Botox-like injections treat runners, cyclists with knee pain
In a first, a team of researchers has used Botox-like injections to treat runners and cyclists suffering from a painful knee condition that affects more than one in eight active people globally.
Researchers from Imperial College London and Fortius Clinic carried out a trial involving 45 patients with what they term lateral patellofemoral overload syndrome (LPOS).
The trial involved an injection of Dysport which, like Botox, is a type of botulinum toxin into a muscle under ultrasound guidance, at the front and outside of the hip, followed by personalised physiotherapy sessions.
Sixty-nine percent of patients required no further medical interventions and had complete pain relief when followed up five years later.
Previous studies have shown that 80 percent of patients reported experiencing ongoing symptoms after conventional treatment, with 74 percent experiencing reduced activity levels.
"Many athletes who took part in this study had exhausted all other treatment options and this was their last resort. We are really excited that our approach is showing positive results for patients, which could have implications for active people around the world," said physiotherapist Dr Jo Stephen from Imperial College London and Fortius.
The team estimates that one in five active females and one in eight active males have these symptoms.
"This research is a really exciting step forward in the management of a very common cause of knee pain in athletes. Our results show that botulinum toxin can provide better and longer lasting pain relief than the current, conventional alternatives," added Sam Church, co-author and consultant knee surgeon from Fortius Clinic.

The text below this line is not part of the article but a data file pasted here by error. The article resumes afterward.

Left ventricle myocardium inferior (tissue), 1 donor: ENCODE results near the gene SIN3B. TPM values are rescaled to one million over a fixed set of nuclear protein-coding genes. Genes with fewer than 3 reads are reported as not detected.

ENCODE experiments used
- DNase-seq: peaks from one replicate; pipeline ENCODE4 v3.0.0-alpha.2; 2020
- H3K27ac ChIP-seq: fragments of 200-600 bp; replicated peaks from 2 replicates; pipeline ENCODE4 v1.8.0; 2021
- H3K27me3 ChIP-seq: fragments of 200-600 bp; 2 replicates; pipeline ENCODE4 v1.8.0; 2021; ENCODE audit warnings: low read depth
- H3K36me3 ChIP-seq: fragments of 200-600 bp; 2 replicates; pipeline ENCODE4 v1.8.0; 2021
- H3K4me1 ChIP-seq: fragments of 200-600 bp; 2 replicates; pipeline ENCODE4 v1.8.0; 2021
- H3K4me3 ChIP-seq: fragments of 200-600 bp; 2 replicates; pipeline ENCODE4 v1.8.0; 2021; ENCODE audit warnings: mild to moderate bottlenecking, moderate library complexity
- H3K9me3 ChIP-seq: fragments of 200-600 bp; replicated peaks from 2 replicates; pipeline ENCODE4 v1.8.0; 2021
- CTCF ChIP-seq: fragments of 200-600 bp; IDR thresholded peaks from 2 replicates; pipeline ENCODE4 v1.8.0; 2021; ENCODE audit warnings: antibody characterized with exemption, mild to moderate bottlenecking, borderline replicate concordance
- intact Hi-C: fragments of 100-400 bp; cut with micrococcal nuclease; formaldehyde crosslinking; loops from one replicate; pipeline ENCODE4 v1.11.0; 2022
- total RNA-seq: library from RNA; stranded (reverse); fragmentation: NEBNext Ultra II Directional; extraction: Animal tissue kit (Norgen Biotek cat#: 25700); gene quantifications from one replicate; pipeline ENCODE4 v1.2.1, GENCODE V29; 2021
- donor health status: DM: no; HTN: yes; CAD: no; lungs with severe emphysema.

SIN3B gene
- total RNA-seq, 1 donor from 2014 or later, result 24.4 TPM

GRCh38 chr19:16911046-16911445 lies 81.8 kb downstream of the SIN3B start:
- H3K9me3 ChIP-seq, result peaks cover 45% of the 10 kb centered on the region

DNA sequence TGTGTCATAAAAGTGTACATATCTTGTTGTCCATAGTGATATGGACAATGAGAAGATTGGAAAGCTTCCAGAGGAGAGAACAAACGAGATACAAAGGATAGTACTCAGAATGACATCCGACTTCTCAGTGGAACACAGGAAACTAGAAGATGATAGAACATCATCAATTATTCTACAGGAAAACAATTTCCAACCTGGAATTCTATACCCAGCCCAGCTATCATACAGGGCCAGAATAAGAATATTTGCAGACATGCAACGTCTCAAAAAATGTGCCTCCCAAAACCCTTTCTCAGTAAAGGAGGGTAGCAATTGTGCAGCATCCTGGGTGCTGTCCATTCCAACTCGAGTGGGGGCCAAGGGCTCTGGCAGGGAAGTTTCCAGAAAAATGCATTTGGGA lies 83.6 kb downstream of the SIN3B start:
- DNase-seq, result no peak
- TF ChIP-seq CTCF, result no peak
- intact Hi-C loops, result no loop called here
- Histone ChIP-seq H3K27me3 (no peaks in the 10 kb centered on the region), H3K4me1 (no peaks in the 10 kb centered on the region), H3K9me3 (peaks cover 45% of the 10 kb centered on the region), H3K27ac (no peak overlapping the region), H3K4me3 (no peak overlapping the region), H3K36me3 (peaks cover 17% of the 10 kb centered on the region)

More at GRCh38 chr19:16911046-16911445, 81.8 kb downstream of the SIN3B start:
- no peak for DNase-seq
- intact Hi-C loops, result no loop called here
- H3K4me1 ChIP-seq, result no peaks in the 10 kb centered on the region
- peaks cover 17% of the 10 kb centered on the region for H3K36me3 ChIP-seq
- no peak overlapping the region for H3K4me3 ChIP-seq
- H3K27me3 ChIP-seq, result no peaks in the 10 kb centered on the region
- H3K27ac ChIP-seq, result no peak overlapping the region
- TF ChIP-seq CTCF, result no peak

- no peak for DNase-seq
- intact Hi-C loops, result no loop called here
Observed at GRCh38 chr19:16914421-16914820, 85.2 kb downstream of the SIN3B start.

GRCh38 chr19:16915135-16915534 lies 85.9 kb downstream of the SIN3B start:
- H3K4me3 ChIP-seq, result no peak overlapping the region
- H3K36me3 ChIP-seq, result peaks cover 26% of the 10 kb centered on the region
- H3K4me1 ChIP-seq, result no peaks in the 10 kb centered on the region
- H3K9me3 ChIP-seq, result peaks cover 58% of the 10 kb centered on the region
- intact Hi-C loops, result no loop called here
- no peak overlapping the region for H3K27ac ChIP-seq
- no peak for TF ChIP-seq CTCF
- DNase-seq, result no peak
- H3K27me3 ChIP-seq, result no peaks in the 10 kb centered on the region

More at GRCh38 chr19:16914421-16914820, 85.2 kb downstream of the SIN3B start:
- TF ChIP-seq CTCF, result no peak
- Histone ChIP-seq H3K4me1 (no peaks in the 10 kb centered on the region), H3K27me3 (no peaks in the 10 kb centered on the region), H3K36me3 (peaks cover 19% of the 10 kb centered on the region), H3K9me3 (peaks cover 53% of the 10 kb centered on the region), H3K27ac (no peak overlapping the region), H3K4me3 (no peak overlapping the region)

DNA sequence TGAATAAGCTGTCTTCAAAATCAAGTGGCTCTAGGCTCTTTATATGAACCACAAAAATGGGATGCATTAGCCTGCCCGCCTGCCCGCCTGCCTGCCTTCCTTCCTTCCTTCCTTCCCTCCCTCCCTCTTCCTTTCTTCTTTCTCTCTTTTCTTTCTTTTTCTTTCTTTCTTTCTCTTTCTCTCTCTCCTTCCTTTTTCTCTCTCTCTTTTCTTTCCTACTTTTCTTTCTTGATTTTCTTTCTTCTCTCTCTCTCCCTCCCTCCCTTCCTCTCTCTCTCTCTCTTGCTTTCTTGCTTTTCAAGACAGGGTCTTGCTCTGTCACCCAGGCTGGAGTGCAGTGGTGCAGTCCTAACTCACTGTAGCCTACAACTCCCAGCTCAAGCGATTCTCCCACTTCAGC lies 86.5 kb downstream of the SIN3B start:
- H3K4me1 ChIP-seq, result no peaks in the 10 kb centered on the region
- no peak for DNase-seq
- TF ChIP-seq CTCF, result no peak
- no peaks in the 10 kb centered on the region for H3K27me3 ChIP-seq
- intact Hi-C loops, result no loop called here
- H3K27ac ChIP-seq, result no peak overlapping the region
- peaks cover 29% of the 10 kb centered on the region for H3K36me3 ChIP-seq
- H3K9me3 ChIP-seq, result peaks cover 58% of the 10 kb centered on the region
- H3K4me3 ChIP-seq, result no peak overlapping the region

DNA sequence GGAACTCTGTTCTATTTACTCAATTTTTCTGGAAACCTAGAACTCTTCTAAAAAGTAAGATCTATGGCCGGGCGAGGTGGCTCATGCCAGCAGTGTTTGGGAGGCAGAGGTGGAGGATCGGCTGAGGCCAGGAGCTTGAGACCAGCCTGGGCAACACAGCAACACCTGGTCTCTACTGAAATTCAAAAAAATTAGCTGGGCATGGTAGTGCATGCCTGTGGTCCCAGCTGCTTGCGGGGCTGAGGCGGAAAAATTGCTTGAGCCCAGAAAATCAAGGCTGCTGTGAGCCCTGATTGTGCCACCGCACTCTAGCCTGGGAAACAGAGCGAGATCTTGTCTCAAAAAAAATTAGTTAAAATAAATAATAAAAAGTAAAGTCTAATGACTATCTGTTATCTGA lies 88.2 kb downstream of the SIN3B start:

The team had previously noted that patients with LPOS symptoms overused their tensor fascia lata muscle in the hip instead of the gluteal muscles in the buttocks.
They suspected that this was the reason why physiotherapy treatment often did not help patients to strengthen their buttocks as the tensor fascia lata muscle was over-compensating when they were doing the supposed strengthening exercises.
In the study published in the American Journal of Sports Medicine, the team first showed that using physiotherapy alone on patients failed to alleviate their pain.
The patients then had an injection of Dysport into the front hip muscle, helping it to relax so that the buttock muscles had to be used more.
Patients followed the injection with further physiotherapy to strengthen their buttocks muscles and address other weak or tight muscles as appropriate.
"Our findings show botulinum toxin has revolutionised the treatment of these patients," noted David Urquhart co-author from Chelsea and Westminster Hospital.
The next step will see the team analysing muscle activity pre and post Dysport injections with further computational analysis to explore the mechanisms at work.